“This is the land the sunset washes, these are the banks of the Yellow Sea” — Emily Dickinson
The depths of her work could take lifetimes to truly explore, but today I want to examine one aspect of her work that inspires me — color.
Prompt Challenge: Write a poem using color as a central element.
Read below for some Emily Dickinson inspiration and works from a present-day color genius, Guérin Asante.
This is the land the sunset washes,
These are the banks of the Yellow Sea;
Where it rose, or whither it rushes,
These are the western mystery!
Night after night her purple traffic
Strews the landing with opal bales;
Merchantmen poise upon horizons,
Dip, and vanish with fairy sails.
The morns are meeker than they were,
The nuts are getting brown;
The berry’s cheek is plumper,
The rose is out of town.
The maple wears a gayer scarf,
The field a scarlet gown.
Lest I should be old-fashioned, I’ll put a trinket on.
In her poems, Dickinson frequently interacts with the natural world as one might commune with another human. Color serves to personify descriptions of these natural characters. The fields are not merely scarlet, they are dressed for an occasion. Blue is calm, purple is regal, green is the color of life itself.
Color is not wasted — it has significance. The sea is blue because it acts blue. The fields are scarlet because they act scarlet. The sunset is all-encompassing, yellow, purple, opal — because it dwells in a magical realm.
As I read Dickinson, I react in a similar way as when I look at an impressionist painting. The sum of a scene — the feeling, the essence — is far greater than the individual components. Color and light are not vehicles to meaning, they are the meaning!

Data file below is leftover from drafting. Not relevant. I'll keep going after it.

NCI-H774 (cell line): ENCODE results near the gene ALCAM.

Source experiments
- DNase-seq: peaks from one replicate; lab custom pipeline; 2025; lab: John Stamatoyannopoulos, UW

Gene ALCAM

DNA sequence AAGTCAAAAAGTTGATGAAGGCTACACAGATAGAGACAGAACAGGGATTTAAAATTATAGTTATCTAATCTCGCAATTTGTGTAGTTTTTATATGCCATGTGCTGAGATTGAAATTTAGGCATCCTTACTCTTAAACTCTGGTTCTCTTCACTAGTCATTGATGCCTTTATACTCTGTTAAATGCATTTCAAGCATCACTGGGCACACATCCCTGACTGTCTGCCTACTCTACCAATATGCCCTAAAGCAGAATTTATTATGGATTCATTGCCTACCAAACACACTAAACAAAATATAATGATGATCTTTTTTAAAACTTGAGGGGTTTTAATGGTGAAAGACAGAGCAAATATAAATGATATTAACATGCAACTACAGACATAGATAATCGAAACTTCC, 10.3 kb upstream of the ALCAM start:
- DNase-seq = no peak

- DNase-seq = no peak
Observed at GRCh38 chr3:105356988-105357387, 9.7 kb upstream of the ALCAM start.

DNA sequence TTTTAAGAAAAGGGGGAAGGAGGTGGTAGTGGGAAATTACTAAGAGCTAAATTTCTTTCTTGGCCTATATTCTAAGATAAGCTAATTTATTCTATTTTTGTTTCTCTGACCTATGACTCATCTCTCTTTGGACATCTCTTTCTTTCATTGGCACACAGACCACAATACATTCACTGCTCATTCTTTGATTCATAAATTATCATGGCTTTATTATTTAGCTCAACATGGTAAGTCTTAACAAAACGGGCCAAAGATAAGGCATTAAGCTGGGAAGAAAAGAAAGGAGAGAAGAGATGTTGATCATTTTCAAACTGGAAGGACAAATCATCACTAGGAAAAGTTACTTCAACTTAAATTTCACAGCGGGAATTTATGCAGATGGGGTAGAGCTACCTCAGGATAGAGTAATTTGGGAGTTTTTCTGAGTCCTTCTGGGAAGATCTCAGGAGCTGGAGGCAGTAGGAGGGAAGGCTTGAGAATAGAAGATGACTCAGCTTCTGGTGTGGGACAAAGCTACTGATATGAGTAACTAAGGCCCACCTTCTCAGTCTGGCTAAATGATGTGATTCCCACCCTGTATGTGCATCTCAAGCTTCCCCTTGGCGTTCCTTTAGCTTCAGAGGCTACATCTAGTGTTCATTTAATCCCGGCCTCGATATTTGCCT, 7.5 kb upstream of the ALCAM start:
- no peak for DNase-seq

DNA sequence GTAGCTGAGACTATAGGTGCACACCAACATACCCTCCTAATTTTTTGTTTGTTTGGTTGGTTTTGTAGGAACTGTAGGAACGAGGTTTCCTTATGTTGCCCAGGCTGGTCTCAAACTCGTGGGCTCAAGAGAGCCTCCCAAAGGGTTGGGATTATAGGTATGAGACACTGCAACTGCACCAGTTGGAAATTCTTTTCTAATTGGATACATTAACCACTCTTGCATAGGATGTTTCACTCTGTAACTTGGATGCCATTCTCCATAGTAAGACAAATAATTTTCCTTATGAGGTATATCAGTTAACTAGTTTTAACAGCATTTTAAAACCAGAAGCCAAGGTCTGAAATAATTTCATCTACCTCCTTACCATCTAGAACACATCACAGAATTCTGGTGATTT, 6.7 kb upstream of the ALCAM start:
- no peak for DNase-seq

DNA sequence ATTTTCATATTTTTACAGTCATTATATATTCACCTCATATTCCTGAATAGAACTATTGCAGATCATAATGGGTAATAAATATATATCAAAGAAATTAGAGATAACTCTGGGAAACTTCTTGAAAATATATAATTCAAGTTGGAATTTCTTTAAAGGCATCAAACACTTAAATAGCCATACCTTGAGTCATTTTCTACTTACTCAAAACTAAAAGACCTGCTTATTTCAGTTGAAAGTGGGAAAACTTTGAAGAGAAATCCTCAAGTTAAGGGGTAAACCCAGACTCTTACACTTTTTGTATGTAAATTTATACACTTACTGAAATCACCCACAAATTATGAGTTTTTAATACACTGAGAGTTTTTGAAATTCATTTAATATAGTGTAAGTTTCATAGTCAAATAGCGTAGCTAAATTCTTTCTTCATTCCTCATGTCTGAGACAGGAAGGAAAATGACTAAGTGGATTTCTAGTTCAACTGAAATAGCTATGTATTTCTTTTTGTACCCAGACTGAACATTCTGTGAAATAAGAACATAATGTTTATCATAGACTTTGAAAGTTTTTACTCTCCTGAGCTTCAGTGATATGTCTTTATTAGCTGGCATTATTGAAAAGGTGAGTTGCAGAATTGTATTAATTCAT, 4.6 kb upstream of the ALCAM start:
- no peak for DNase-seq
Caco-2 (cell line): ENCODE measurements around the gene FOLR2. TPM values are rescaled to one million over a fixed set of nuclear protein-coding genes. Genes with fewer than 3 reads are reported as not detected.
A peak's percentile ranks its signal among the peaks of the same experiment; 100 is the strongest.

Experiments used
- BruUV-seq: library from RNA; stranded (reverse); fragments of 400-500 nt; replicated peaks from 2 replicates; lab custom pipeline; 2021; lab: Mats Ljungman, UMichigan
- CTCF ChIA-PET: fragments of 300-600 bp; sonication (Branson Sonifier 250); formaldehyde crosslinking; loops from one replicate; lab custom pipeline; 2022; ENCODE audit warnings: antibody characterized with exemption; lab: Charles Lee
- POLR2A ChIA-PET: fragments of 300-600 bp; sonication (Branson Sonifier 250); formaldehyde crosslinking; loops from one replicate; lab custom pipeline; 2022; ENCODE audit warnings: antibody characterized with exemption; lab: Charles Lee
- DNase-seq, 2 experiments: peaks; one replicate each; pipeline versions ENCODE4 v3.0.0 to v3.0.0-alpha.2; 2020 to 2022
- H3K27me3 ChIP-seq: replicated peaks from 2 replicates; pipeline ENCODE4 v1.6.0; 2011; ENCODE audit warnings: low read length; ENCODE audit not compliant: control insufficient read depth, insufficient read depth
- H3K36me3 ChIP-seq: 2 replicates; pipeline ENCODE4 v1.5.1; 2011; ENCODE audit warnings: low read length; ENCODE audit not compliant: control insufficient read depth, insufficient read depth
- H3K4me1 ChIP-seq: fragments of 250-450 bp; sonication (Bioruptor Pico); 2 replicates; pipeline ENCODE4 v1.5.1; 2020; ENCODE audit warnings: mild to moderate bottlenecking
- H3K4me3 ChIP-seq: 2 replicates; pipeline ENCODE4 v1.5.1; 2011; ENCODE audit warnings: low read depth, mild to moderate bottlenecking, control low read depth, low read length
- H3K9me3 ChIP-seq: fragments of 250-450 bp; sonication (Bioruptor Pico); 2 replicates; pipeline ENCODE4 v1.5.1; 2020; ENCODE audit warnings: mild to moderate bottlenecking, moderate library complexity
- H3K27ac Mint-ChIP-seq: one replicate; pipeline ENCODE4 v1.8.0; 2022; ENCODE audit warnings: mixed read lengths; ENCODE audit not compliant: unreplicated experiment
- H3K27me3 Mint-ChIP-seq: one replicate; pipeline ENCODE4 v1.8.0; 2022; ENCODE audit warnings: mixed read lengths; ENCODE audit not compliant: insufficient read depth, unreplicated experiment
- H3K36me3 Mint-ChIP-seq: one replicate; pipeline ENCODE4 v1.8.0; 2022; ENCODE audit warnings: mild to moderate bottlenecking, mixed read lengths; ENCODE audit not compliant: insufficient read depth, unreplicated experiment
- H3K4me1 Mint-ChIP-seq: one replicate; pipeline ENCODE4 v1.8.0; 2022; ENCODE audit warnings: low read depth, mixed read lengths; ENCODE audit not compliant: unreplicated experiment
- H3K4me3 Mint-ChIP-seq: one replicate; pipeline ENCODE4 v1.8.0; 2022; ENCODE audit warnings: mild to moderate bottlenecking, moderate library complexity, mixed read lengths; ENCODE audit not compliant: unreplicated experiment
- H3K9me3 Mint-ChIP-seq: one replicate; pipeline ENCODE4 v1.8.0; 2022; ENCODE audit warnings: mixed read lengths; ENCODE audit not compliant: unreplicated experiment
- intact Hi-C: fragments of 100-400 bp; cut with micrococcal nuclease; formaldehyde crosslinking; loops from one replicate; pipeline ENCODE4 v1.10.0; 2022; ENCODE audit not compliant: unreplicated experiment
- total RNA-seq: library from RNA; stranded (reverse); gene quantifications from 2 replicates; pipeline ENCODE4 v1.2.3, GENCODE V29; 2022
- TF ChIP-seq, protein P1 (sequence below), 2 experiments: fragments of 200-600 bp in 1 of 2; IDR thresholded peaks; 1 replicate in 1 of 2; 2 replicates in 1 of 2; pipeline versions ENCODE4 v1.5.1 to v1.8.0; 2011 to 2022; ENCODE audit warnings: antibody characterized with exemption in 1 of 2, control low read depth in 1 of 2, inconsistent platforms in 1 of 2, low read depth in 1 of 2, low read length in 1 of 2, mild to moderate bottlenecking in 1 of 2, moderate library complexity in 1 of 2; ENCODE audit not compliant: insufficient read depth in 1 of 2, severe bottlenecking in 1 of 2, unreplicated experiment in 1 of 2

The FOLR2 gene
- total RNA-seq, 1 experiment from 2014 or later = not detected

My river runs to thee:
Blue sea, wilt welcome me?
My river waits reply.
Oh sea, look graciously!
I’ll fetch thee brooks
From spotted nooks, —
Say, sea, Take me!
In “My River Runs to Thee,” the blue sea is steady and impassive, providing an anchored counterpoint to the hectic action of the speaker determined to impress. The illustration is just as true today as it was then — will all the tricks and wiles for attention be successful?
We are uncertain as how the sea will answer — I love this tension, and that color is at the center of it.
What does it look like to write in technicolor today?
I’d point to Guérin Asante, a brilliant painter and poet.
Asante, like Dickinson, paints scenes with words as much as he writes them. He uses color to tap into the elemental spirit of humanity, bypassing the rational mind and speaking straight to the amygdala.
When you see his art and read his poetry, your first reaction is not to think, first you feel and experience. Then you digest, then you ponder once you begin to separate yourself from the visceral emotion.
I think this is how great poetry should be — experienced first, understood second.
You can find several of his colorful works here:
A yellow dream drives us
freely down the avenue,
riding over dust come up
on graying, gusty streets,
overrun with concrete lovers hovering,
in a hurry, climbing one-way nerves
with not a single curve in sight,
en route southbound
toward the in-town rush,
and as we finally reach
a central patch of green,
we find our feet again
waltzing with the city’s rhythm,
hoping we will find ourselves
by getting lost within
In a Garden, On Fire:
The first golden fingers
peel back blue from hedgerows,
careful not to linger so long,
the night is fooled
into staying behind
and sleeping in,
instead, they reach
over everything alive,
arriving at our room,
to tap our window blinds
and tell us
“wake up, your garden is on fire —
you should be out here, dancing
in between the flowers and the flames”
It’s hard to say what we should call
this color here between us,
at this late a time of day before
the sky is set to close up all its doors,
but it’s safe to say the hue
is less the shade of what the sun presents,
and more like all its brightness
shining through our shuttered eyes.